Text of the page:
It's customary round these parts to put films in lists, simply because it's fun to do and interesting to read.I can't claim this list of our favourite movies of 2010 has even the slightest whiff of authority (I've not seen Somewhere, Carlos, Another Year, Easy A, I Am Love, The Secret In Their Eyes, Waiting For Superman or Gulliver's Travels among others) but I can say that these 20 films are the ones us humble folk at enjoyed the most this year.Scream at us in capitals in the comments if you disagree, but I hope you enjoy it all the same. This year, as I'm such a film industry high-flyer (smash cut to me eating a Pot Noodle alone, weeping) I thought I'd call on a few fellow film critics to chime in with their favourite movies of the year, too.
Director: Ben Affleck Starring: Ben Affleck, Jeremy Renner, Rebecca Hall With Gone Baby Gone and the career-resuscitating credentials it afforded in the can, Ben Affleck 2.0 continued his second cinematic wind with this heist/hostage thriller set in - where else? The artist rarely known as B-Fleck pulled off a neat double header by starring and directing, and doing a bloody good job at both.
The set-up is nothing new, containing familiar tropes such as the customary 'one last job' which inevitably turns into a 'heist gone wrong', but it's not the action sequences - as solid as they are - that are built to impress, rather the relationships between Affleck's ringleader, Rebecca Hall's hostage-turned-love interest and - crucially - Jeremy Renner's unhinged accomplice, who, in finest tradition, royally bollocks up the whole equation.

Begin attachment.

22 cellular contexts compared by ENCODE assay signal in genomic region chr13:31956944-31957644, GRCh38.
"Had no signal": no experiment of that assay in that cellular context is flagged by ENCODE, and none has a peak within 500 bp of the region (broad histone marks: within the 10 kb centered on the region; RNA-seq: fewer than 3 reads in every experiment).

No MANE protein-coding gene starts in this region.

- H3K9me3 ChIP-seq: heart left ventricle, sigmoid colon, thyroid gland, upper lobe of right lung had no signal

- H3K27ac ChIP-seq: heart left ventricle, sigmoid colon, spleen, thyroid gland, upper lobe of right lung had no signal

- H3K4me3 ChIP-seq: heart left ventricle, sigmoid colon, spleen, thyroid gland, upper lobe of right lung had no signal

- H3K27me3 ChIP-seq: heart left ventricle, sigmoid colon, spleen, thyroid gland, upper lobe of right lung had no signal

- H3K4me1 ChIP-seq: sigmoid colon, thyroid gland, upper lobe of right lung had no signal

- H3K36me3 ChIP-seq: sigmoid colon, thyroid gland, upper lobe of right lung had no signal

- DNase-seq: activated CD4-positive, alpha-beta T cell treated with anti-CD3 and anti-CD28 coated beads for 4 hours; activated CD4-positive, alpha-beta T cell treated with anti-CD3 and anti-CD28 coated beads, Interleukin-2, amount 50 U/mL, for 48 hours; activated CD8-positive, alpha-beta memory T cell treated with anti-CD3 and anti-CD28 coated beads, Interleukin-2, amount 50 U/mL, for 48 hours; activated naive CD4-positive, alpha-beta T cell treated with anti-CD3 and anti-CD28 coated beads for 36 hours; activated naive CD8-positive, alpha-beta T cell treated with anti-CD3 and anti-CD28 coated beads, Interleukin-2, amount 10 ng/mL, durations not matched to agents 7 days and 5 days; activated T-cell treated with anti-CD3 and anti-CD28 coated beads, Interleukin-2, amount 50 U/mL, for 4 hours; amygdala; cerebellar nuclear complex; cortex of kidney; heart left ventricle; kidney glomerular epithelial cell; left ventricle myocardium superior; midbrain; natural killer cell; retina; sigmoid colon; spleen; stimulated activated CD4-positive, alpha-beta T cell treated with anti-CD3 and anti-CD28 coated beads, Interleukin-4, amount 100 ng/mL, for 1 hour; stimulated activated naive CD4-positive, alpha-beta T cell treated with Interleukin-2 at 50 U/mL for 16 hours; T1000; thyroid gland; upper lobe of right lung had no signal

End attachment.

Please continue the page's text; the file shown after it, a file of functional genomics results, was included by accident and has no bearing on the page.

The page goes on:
Ali Defining moment: Affleck, Hall and Renner share a polite meet and greet despite the fact that one glimpse of the latter's neck tattoo could land them all in a world of hurt.
Click here for the full review Director: Matt Reeves Starring: Chloe Moretz, Kodi Smit-Mc Phee, Richard Jenkins A movie with a fair amount of baggage hoiked over its shoulders, Let Me In is the best kind of remake: one which demonstrates that imitation is often the best kind of flattery.
Granted, Swedish sensation Let The Right One In didn't need a do-over, but if a US version for the subtitle-averse had to happen - which, inevitably, it did - then we should count ourselves lucky it was as respectful and considered as this.
The genius is in the casting: child prodigies Kodi Smit-Mc Phee and Chloe Moretz had already shown themselves capable of handling mature roles in adult films in The Road and Kick-Ass respectively, and professional sadsack Richard Jenkins almost makes you sympathise for the devil.
Reeves version doesn't so much make its own impression than mimic all that was great about the original, but it's beautifully shot, lit, acted and scored - and you can't ask for much more from a vampire movie in today's Cullen-centric climate.
Ali Defining moment: Richard Jenkins' character finds 80s getaway transportation more car-crashy than he'd like.
Click here for the full review Director: Niels Arden Oplev Starring: Noomi Rapace, Michael Nyqvist, Lena Endre There was no need to buy the Millennium trilogy books in 2010: you could just read them over the shoulders of every fucker on the Underground carrying a copy.
But where the ubiquitous of Dan Brown's Da Vinci cod was hard to swallow, Stieg Larsson's sizzling Swedish thrillers - kicking off with this standalone, Poirot-esque murder mystery - were distinctly more palatable.
More books need heroes who smoke and eat sandwiches.